There’s some surprising news for those of us who thought that ensuring the inclusion of calcium alone in the diet of our growing girls was enough for them to grow healthy bones.
Studies have been conducted at the Children's Hospital Boston to study the relation between occurrence of stress fractures in active adolescent girls, and their intake of dairy products and the findings tell a different story.
Stress fractures may occur when a bone or set of bones are overused or suffer repeated strain or load over a period of time.
Though not complete fractures, stress fractures can occur when muscles become fatigued, and in the absence of adequate rest are unable to absorb the shock of impact or load and transfer some of the shock to the bone or skeletal structure in question.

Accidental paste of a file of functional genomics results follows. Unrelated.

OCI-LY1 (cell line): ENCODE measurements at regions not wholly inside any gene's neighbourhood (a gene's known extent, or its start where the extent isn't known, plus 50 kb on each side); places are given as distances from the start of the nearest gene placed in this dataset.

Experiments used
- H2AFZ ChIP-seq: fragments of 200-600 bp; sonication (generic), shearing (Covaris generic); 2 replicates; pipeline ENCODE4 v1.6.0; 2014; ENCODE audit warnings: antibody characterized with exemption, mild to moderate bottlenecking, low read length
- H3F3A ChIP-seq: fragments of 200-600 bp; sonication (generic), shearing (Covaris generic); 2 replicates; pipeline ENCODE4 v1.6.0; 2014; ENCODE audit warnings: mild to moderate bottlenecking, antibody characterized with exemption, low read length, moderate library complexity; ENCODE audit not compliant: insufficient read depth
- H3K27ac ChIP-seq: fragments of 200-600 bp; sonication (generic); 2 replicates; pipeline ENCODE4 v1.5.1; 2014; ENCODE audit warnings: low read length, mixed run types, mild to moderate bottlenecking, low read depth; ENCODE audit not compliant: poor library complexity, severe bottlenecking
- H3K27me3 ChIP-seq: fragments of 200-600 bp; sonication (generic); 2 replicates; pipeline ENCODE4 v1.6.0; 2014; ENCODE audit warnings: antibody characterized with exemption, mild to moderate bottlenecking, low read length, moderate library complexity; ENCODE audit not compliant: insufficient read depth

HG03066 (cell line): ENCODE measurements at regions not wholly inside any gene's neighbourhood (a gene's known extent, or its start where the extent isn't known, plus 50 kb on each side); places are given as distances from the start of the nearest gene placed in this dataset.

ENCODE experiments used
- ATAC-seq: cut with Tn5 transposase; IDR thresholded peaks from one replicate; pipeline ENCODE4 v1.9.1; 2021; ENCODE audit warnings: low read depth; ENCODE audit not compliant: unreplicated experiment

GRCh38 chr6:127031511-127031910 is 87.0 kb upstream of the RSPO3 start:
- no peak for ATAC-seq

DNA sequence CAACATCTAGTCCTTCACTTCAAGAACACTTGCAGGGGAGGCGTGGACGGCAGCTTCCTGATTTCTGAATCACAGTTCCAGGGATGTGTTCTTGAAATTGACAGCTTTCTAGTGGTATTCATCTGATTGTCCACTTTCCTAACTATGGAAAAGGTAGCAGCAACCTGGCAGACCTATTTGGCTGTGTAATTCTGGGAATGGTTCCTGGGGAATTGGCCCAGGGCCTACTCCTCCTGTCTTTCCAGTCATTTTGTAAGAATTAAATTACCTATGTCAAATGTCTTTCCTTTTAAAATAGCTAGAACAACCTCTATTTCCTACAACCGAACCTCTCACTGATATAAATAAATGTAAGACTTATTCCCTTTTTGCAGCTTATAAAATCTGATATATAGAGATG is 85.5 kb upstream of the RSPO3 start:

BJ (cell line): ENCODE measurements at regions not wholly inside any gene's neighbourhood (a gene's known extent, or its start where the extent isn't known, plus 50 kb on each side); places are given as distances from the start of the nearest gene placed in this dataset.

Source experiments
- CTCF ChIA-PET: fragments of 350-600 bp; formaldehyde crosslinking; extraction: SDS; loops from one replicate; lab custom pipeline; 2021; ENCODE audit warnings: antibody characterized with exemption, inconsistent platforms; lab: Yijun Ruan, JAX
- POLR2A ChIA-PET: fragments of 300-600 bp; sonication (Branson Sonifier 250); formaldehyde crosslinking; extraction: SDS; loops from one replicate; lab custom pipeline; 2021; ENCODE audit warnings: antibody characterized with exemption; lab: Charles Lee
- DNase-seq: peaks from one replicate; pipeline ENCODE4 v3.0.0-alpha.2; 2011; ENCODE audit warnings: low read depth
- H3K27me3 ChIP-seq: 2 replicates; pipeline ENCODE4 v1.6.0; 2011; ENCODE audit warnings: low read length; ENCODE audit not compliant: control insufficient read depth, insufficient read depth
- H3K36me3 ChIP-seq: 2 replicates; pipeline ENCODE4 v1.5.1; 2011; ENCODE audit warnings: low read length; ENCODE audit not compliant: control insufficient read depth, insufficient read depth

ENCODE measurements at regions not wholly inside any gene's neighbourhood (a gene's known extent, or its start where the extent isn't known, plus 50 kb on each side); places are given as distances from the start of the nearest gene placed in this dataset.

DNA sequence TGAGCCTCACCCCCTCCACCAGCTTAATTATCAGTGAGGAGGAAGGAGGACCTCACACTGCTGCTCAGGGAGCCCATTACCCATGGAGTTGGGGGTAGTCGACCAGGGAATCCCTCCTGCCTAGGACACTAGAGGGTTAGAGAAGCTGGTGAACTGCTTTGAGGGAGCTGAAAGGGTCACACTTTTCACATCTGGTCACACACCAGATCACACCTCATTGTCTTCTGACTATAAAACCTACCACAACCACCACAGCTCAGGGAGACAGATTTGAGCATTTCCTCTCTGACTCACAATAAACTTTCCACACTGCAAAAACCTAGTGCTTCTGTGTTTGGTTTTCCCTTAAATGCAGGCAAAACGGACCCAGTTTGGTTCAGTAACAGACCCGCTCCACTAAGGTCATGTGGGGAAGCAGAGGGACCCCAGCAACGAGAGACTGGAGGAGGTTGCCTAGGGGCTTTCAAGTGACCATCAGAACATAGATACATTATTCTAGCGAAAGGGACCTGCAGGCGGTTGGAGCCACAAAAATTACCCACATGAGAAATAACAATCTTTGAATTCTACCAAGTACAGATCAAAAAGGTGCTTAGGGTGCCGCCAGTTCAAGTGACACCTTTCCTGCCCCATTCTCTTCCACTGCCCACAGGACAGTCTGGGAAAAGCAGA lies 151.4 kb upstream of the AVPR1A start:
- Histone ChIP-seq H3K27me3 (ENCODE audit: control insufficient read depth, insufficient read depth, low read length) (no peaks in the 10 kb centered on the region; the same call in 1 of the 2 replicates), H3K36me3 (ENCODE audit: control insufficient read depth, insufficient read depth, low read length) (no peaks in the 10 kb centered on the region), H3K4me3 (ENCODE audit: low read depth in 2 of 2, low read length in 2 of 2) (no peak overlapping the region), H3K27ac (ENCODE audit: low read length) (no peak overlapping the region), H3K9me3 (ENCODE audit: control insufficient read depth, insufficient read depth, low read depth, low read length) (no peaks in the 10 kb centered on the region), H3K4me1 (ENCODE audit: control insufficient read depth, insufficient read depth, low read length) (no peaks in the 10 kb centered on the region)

These are common injuries seen in activities such as tennis, squash, basketball, or any other form of high impact sport on hard surfaces. (1)
The study which was named "The Growing Up Today Study" examined 6712 pre-adolescent girls between 9 and 15 years of age.
It was found that Vitamin D was the critical mineral, and not calcium or dairy products, that bore a direct relationship to occurrence of stress fractures in those girls who were active and were involved in some sort of high impact sport (2)
The study included a seven-year followup of the children examined and found that approximately 3.9 percent of the girls developed a stress fracture, despite adequate intakes of calcium and dairy-rich products through their diet.
This clearly showed that either of the two factors were unrelated to the risk.
It was also observed that such girls who were involved in at least one hour of high-impact physical activity every day showed a change in the occurrence of stress fractures with a corresponding change in vitamin D levels in their diet.